Welcome to the new Independent website. We hope you enjoy it and we value your feedback. Please contact us here.


Cameron is at a turning point on climate change

Either he stands with sceptics in his own party, or sides with the the scientific community

David Cameron will face another challenge to his authority and credibility as a world leader today when Conservative MPs call for the UK to abandon its targets for reducing greenhouse gas emissions.

David Davies, the MP for Monmouth, and his other backbench colleagues will call during a debate in Westminster Hall for the Government to review the Climate Change Act, which commits the UK to cut its emissions by at least 80 per cent by 2050 compared with 1990.

The Act, which was passed in the House of Commons by an overwhelming majority in 2008 when only 5 MPs voted against it, is regarded around the world as a model of evidence-based climate change policy.

It is intended to ensure that the UK plays its part in international efforts to avoid global average temperature increasing more than 2°C above the level it was at before the Industrial Revolution, when widespread burning of fossil fuels started to dump large volumes of carbon dioxide into the atmosphere.

The last time global average temperature were more than 2°C above the pre-industrial level was 3 million years ago, during the Pliocene Epoch, when the polar ice caps were much smaller and global sea level was about 20 metres higher than today.

But Mr Davies, who voted for the Act five years ago, now questions the need for the emissions target and disputes scientists’ explanations of the causes of climate change.

Mr Davies is just one of a handful of Conservative backbenchers, including Peter Lilley, the MP for Hitchin and Harpenden and part-time vice-chairman of Tethys Petroleum, who have justified their opposition to the Climate Change Act by rejecting the science.

But Mr Cameron will find it extremely difficult to appease these rebels because the Intergovernmental Panel on Climate Change is preparing to publish at the end of the month a comprehensive scientific assessment that provides the clearest warning yet of the risks posed by global warming.

Not only is the report likely to confirm that climate change is already having a growing impact on the climate around the world, increasing the risks of extreme weather events in many regions, it is also expected to set out for the first time a budget for greenhouse gas emissions which cannot be exceeded over the rest of this century if global warming of more than 2°C is to be avoided.

So Mr Cameron will have to choose between pandering to ‘sceptics’ in his own party by weakening the commitment to the evidence-based target in the Climate Change Act, or instead side with the world’s scientific community.

It may not be an easy choice for the Prime Minister. Many of his backbench MPs are worried about the challenge of UKIP, which has embraced climate change denial as a central plank of its eccentric energy policy.

And most of the editors of Britain’s right-wing newspapers have been coaxed by Lord Lawson into carrying out a concerted campaign of misinformation about the causes and consequences of climate change.

Mr Cameron has already responded to the rising tide of ideological opposition to climate science by appointing Owen Paterson as Environment Secretary.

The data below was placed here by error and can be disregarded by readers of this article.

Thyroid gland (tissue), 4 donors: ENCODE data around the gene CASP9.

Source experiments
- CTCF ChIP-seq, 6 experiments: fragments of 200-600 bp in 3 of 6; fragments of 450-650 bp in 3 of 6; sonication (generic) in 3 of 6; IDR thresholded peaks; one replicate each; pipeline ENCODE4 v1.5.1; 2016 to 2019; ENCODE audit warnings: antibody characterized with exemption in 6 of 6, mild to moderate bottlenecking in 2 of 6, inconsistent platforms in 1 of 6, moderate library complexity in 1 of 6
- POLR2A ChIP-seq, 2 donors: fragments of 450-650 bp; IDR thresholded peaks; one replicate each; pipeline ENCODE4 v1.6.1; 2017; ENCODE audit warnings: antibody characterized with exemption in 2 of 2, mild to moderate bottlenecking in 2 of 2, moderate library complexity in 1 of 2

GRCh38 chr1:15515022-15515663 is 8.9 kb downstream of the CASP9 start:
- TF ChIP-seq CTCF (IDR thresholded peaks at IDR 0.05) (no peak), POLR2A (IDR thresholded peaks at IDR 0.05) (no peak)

Mr Paterson is supposed to be responsible for developing a national adaptation programme to make the country resistant to those impacts of climate change that cannot now be avoided, but he has chosen instead to focus his efforts on disputing the science and criticising wind farms.

In June, Mr Paterson’s department published proposals for a new scheme to provide insurance for those households most at risk of flooding, but omitted any consideration of climate change, even though the Met Office has warned that annual rainfall is increasing and heavy downpours are becoming more intensive.

So Mr Cameron now faces the task of either confronting the climate change ‘sceptics’ within his own ranks or finding himself marginalised as world leaders negotiate a new international treaty to reduce emissions ahead of a summit in Paris in December 2015.

President Obama and President Xi JinPing of China made tackling greenhouse gas emissions one of the key issues at their first meeting in June, and even leaders at the G20 summit in St Petersburg last week were able to agree a declaration that warned of the increasing economic costs of delaying action on climate change.

Yet Mr Cameron has still not delivered a major speech about climate change since he declared that the Coalition would be the “greenest Government ever”.

And with his backbench colleagues now openly calling for an abandonment of the UK’s emissions reduction target, private companies are losing confidence in the Government’s policies which are supposed to be encouraging billions of pounds in investment in creating a modern, low-carbon power sector that is clean, efficient and secure.

If the Prime Minister does allow the UK’s climate change policies to be based on ideology instead of science, he will damage his credibility on the world stage, undermine low-carbon investment in the UK, and expose millions of households and businesses to increasing risks.

Bob Ward is policy and communications director at the Grantham Research Institute on Climate Change and the Environment at London School of Economics and Political Science